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How full is your glass?




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About Leanne | crestingthehill

Hi I'm Leanne, medical receptionist by day and blogger by night. I blog at Cresting the Hill - where I write about how much I’m enjoying Midlife and the empty nest. To quote Maya Angelou: “My mission in life is not merely to survive, but to thrive; and to do so with some passion, some compassion, some humour, and some style.”


How does your glass of contentment look? Are you satisfied with half-full, or less? Or is there more to it?

HOW FULL IS MY GLASS

How full is your glass?.

How full is your glass?

One of the questions I've been asking myself lately is to do with the old glass-half-full concept. It seems we always focus on the glass being half-full or half-empty, but what if we thought about how full our individual glass actually was?

MY NEW ROLE MODEL

My sister-in-law has had her work hours reduced by half and has been told that her job will be finished in a few months. She isn't ranting and raging, bad-mouthing her boss, or crying into her cup of tea. No, she is busy networking and looking around for the next opportunity -- and with her personality and skills, I'm sure she'll find something before too long. 

It was what she said to me when we were discussing her job loss that really stuck in my head. She said: "I'm a glass three-quarters-full type person, so stuff like this doesn't really get me down."

And she is! She is upbeat, always has something going on in her life, will have a go at anything, and do it with all her heart. What a woman!

The other day she was in a mud run - no big deal to her, but we all had a smile when the photos popped up on her Facebook page. Typical Janine, we all thought. And what a great role model for midlife women.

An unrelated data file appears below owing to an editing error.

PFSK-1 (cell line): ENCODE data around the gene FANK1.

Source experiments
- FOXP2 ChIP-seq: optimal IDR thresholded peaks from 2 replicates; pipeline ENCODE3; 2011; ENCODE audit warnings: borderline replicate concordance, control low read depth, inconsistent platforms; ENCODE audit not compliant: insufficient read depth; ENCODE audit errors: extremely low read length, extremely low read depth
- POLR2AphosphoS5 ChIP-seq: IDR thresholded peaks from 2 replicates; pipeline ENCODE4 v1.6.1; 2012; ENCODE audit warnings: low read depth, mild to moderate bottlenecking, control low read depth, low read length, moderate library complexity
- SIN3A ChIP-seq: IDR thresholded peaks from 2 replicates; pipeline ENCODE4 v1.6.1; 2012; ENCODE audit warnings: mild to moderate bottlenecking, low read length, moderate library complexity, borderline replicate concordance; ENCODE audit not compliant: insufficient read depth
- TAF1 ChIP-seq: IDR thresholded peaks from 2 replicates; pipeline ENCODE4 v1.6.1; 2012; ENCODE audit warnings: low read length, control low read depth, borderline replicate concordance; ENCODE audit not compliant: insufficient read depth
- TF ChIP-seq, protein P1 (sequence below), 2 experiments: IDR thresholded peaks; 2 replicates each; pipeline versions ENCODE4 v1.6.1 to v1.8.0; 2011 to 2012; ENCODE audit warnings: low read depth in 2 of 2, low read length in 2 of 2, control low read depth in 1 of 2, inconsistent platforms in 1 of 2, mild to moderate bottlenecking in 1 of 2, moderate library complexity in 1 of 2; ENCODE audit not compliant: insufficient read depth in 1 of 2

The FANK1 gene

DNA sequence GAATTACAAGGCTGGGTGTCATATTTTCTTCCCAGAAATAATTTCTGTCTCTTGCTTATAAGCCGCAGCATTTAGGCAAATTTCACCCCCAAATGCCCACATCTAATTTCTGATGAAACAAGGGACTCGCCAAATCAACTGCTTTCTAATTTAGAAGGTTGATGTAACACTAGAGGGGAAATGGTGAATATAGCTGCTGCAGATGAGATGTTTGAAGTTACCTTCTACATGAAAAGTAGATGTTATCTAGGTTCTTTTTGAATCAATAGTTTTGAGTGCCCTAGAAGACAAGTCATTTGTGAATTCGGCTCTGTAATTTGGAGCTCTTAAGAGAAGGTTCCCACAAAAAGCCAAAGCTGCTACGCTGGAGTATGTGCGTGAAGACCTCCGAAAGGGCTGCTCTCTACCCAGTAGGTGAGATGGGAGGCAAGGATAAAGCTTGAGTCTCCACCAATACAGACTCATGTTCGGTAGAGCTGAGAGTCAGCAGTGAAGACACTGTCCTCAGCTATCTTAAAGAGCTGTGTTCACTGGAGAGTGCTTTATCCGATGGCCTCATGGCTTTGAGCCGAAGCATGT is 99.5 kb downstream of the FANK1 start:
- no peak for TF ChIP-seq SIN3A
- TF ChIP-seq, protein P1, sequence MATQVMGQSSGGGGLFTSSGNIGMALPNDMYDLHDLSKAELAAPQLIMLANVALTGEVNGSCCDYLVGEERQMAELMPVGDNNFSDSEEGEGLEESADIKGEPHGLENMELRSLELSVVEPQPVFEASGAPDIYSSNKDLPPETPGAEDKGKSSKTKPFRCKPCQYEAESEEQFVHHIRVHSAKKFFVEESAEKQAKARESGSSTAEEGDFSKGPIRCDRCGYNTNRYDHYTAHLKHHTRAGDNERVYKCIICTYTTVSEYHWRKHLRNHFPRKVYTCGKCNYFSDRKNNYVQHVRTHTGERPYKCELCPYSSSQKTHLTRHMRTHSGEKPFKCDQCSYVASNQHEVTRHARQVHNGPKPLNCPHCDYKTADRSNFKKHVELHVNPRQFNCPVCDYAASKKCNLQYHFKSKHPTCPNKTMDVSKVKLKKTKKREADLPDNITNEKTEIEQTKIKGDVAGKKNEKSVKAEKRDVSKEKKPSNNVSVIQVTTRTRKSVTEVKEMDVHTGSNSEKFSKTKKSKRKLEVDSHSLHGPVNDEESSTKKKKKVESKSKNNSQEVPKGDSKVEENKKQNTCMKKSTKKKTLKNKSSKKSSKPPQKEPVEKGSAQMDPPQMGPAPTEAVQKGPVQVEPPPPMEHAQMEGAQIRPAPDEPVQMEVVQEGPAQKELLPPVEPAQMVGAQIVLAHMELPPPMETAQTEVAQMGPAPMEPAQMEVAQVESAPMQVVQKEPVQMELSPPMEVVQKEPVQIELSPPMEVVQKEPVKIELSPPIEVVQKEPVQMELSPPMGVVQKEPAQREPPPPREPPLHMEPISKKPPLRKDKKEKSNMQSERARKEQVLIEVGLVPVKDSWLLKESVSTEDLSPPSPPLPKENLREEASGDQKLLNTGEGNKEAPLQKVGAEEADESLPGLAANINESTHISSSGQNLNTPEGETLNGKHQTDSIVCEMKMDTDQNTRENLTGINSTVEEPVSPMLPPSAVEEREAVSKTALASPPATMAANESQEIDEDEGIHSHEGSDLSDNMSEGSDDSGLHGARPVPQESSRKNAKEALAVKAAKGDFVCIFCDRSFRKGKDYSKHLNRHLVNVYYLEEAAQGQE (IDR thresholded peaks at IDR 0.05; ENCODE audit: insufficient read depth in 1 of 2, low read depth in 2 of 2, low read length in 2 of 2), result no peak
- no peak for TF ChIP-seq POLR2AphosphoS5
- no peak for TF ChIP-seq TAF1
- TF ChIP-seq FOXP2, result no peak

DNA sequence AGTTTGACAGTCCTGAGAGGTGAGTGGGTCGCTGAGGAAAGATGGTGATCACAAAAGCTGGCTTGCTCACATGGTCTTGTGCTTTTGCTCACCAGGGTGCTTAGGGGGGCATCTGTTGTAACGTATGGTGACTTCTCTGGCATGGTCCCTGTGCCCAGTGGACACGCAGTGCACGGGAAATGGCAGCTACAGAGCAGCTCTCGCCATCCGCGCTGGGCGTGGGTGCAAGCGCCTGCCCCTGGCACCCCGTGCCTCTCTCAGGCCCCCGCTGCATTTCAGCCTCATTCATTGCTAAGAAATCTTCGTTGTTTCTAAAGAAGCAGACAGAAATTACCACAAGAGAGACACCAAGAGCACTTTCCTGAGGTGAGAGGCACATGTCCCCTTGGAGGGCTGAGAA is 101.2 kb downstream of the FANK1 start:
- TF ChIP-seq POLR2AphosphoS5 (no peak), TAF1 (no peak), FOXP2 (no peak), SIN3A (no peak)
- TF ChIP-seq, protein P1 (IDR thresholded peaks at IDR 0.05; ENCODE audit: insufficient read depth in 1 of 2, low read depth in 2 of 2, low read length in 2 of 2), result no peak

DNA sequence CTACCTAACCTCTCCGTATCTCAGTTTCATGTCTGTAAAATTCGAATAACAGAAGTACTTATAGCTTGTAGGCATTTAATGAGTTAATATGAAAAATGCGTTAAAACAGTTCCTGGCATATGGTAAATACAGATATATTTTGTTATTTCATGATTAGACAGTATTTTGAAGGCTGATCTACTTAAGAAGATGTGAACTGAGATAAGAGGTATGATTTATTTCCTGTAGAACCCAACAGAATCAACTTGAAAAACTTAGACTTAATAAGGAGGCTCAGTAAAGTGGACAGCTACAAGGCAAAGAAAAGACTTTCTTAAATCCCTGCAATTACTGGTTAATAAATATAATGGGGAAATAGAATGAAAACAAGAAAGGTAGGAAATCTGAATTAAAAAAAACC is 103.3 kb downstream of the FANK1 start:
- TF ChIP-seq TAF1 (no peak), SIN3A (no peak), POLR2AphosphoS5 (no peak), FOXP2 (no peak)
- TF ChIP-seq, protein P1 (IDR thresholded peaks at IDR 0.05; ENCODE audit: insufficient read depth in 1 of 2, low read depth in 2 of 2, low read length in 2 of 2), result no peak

THE OPPOSITE GLASS

On the other side of the glass spectrum are those whose glass isn't half-full or half-empty -- theirs is completely empty (and full of cracks, where the happiness has leaked out over time). They seem to be incapable of filling their own glass because they have no outside interests, no deep friendships, no investment in anything that motivates them, and a persistent view of life being unfair and sad.

Their only solution is to try to fill their glass by sipping from the glasses of other people. Their need to be affirmed and to be helped siphons the people around them and, while it might fill their glass a little, it drains from the glass of the person they are with.

The problem also remains that their glass is full of cracks, so any happiness they manage to top their glass up with just drips away and they're back to empty again. A really sad cycle to live with every day.

Ultimately, the only way to fix it is to fill the cracks and start looking for ways to pour into the glass themselves, rather than depending on others.

WHAT DOES MY GLASS LOOK LIKE?

This is the question I've been asking myself since Janine first mentioned her three-quarter capacity.

I'd like to think I was as filled up with happiness and positivity as she is, but I know that's not really the case. I'm probably at the halfway mark and fluctuating, sometimes I surge up a little and sometimes I dip down - and it's because I'm letting myself be influenced by other people and life's circumstances.

The secret is to remind myself that happiness is a self-fulfilling event. It's an inside job -- it doesn't originate from, or depend on others.

I'd like to have more than half a glass and I've seen it in Janine and in other naturally upbeat people. It's not the elusive dream, it's attainable if I remember to look at life with positivity and optimism.

How's your glass? Is it half-full, is it overflowing, or is it just barely holding some dregs?

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Derek, about 1 year ago:
I am great
George, about 1 year ago:
What's up Thomas?
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Thomas, about 1 year ago:
Hello
Thomas, about 1 year ago:
Great!
DJC, about 1 year ago:
Groovy!
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